Seizures in pet birds such as cockatiels are not uncommon and can be brought on by a number of issues. Possible causes of seizures are anxiety, vitamin deficiency, brain trauma, food or metal poisoning and exposure to pesticides or second-hand tobacco smoke. If your cockatiel is suffering from seizures, take it to your veterinarian for examination and analysis and so the source of the seizures can be located and a remedy can be administered.
Imbalance is the inability of your cockatiel to keep itself perched or upright. Your cockatiel will sway back and forth, lose its footing and flap its wings to try to maintain uprightness. Imbalance can lead your cockatiel to eventually fall from its perch. While your bird is suffering from seizures, move the perch to a lower spot, remove potentially dangerous obstacles and line the ground of the cage with something soft to buffer the fall.
Convulsions are uncontrolled muscle spasms. Your cockatiel will shake or twitch and a flapping of the wings may also be triggered. Convulsions may be followed by a stiffening of the bird's body. Convulsions can also cause the bird to fall from its perch, so the cage should be properly prepared to ensure a soft landing.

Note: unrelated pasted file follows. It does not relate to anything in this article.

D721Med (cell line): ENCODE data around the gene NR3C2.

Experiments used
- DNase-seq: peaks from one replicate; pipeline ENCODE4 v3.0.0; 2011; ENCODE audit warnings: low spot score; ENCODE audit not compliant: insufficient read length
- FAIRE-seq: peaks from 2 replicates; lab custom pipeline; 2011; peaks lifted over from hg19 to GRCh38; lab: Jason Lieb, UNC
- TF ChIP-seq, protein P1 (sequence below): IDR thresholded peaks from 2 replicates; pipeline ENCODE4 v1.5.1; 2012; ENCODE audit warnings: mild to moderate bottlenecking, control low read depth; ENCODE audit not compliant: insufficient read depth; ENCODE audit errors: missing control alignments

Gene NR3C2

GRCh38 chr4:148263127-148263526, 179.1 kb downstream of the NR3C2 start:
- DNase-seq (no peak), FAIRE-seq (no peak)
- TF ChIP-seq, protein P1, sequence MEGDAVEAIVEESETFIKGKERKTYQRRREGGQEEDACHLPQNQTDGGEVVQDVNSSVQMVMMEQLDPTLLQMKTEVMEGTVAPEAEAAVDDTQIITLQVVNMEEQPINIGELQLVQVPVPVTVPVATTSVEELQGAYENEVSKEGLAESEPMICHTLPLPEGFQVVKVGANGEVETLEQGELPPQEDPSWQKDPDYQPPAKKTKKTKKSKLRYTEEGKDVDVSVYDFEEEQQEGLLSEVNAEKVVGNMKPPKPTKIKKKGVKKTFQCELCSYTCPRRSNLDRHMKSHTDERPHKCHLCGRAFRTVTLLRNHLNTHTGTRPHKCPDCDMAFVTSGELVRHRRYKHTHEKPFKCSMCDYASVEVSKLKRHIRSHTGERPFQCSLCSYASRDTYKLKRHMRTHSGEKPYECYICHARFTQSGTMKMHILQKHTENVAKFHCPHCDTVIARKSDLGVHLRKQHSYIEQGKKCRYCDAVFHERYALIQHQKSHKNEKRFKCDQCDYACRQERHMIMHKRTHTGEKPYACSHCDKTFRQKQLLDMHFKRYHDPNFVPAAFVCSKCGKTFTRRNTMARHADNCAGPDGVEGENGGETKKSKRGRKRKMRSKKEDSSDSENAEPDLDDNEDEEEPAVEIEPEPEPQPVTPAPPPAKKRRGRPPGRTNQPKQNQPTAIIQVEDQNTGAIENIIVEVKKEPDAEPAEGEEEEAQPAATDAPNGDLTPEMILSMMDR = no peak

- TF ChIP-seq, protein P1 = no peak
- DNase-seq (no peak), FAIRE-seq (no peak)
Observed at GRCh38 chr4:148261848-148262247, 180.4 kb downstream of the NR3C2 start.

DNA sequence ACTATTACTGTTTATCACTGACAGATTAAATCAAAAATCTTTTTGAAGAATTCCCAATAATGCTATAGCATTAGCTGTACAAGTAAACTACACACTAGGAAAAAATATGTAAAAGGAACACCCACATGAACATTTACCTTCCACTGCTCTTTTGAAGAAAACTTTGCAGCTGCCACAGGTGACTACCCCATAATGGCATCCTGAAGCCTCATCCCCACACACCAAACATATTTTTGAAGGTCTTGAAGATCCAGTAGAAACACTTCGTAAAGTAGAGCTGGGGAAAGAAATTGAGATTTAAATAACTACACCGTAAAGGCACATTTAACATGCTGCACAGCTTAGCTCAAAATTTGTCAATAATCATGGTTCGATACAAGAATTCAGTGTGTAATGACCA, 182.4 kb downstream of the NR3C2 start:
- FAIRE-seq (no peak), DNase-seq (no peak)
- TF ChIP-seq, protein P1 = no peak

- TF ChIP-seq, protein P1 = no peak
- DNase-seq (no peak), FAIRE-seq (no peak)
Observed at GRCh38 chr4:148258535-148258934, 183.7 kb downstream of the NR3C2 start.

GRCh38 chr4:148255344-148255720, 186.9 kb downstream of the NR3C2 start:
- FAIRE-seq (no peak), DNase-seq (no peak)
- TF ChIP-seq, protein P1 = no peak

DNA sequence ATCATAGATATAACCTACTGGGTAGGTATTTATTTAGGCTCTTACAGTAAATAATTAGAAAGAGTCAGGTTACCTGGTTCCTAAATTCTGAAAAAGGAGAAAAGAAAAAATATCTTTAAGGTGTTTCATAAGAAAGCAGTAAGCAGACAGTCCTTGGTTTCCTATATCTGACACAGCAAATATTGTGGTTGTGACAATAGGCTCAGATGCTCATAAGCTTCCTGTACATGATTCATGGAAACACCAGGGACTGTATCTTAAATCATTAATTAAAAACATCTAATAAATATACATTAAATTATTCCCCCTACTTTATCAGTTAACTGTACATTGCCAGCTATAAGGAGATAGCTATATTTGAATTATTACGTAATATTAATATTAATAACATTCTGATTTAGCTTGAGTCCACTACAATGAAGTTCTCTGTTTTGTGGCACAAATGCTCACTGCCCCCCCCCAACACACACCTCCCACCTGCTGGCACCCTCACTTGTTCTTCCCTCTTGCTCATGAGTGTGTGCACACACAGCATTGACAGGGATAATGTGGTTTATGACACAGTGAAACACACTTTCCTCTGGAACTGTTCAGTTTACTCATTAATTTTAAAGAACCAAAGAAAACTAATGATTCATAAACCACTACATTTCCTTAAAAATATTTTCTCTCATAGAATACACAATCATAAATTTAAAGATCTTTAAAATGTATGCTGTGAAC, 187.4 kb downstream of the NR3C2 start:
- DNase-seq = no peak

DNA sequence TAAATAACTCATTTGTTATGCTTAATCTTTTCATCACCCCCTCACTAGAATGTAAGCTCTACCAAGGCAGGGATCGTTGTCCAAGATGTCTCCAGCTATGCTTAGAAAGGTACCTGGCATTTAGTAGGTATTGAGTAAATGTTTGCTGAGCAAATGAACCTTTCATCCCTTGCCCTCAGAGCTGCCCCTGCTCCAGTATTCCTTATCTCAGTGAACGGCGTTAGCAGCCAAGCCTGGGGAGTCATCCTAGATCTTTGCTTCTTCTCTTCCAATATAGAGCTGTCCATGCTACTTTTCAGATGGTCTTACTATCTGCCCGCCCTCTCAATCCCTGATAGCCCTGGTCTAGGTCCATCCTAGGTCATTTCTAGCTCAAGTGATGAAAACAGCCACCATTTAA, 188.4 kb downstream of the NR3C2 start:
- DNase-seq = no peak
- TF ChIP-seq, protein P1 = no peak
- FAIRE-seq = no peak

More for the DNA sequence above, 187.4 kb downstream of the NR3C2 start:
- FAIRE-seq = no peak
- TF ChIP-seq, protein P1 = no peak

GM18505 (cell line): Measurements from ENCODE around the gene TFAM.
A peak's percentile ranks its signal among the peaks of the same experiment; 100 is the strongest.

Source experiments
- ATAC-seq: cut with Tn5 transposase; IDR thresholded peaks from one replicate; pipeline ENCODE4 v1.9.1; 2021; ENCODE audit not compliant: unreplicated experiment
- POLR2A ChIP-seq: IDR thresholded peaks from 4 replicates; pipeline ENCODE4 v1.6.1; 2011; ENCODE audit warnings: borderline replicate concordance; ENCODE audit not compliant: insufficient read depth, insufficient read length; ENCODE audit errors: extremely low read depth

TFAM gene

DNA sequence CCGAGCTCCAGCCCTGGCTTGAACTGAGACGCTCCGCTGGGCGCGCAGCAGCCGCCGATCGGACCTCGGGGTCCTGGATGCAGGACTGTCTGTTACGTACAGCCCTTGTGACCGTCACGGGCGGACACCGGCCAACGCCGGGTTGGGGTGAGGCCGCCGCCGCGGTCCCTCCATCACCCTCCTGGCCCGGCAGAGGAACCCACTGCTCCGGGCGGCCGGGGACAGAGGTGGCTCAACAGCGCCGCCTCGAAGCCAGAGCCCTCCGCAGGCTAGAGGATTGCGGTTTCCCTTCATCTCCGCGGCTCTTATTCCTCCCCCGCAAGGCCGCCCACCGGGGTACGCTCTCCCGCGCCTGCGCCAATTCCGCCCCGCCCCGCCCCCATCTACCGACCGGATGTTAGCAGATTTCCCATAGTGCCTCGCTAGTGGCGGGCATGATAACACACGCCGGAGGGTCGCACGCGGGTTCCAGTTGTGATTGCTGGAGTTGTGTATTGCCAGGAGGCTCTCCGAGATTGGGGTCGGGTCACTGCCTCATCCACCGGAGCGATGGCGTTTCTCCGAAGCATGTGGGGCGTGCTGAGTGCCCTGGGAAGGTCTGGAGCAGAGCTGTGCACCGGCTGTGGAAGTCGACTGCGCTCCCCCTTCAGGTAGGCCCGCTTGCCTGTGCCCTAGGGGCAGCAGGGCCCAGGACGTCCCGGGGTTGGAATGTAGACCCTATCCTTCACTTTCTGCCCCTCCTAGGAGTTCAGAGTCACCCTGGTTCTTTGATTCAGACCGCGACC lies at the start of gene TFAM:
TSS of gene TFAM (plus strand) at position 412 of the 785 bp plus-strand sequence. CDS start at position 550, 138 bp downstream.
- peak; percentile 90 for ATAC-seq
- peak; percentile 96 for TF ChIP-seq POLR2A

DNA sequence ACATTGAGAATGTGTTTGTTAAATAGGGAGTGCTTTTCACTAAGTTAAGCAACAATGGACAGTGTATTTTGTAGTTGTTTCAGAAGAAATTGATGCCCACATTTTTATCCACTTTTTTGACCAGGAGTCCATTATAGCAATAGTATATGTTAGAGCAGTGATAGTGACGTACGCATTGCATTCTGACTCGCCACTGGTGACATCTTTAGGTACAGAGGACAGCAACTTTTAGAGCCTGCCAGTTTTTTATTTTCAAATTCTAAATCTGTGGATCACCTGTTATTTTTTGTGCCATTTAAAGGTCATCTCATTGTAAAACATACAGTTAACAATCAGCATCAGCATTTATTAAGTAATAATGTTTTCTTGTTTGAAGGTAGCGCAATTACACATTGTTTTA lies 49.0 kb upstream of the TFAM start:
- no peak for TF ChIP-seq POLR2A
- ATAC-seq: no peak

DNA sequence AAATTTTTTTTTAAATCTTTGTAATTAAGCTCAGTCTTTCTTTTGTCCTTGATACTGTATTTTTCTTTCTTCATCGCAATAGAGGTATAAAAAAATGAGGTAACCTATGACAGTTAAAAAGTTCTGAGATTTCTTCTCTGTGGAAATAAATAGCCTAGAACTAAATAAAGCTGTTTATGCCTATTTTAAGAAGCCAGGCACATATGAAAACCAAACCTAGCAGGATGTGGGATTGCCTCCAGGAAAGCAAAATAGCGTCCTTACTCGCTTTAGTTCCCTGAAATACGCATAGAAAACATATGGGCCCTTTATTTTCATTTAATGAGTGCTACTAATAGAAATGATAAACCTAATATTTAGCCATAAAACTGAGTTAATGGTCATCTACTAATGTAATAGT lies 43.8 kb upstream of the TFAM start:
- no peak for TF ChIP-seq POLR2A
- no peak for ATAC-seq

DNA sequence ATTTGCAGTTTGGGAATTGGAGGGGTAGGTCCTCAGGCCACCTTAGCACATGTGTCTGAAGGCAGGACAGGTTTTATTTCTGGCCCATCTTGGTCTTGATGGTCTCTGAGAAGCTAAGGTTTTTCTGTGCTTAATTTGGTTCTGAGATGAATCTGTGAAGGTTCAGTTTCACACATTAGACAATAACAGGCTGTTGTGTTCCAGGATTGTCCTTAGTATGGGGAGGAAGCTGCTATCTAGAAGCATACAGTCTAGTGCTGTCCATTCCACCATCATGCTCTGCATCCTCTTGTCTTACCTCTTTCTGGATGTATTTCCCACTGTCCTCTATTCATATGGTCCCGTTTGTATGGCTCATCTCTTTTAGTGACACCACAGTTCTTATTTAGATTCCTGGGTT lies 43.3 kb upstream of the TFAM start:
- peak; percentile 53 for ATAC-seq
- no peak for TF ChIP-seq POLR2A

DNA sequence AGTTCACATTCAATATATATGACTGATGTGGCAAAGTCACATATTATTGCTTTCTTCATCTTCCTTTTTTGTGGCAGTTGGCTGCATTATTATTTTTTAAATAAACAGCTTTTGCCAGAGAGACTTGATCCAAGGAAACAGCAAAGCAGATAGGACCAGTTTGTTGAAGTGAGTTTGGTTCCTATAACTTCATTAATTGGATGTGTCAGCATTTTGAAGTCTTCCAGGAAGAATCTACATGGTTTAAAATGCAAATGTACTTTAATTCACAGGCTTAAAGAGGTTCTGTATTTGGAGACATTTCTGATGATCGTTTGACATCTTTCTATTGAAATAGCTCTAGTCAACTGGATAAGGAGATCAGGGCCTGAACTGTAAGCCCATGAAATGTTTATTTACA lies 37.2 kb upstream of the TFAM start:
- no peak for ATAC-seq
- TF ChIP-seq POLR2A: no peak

Cockatiels experiencing a seizure may begin to squawk frantically. This is a result of your bird being anxious and frightened by the loss of bodily control. Some birds will squawk while also walking in circles or trying unsuccessfully to fly.
The loss of motor control involved with seizures may cause your cockatiel to look dazed and confused. Your bird's eyes will start to droop like it is falling asleep, and it may soon lose consciousness, which will also cause the bird to fall. Your bird may feel dazed and confused for some time after the seizure has ended.
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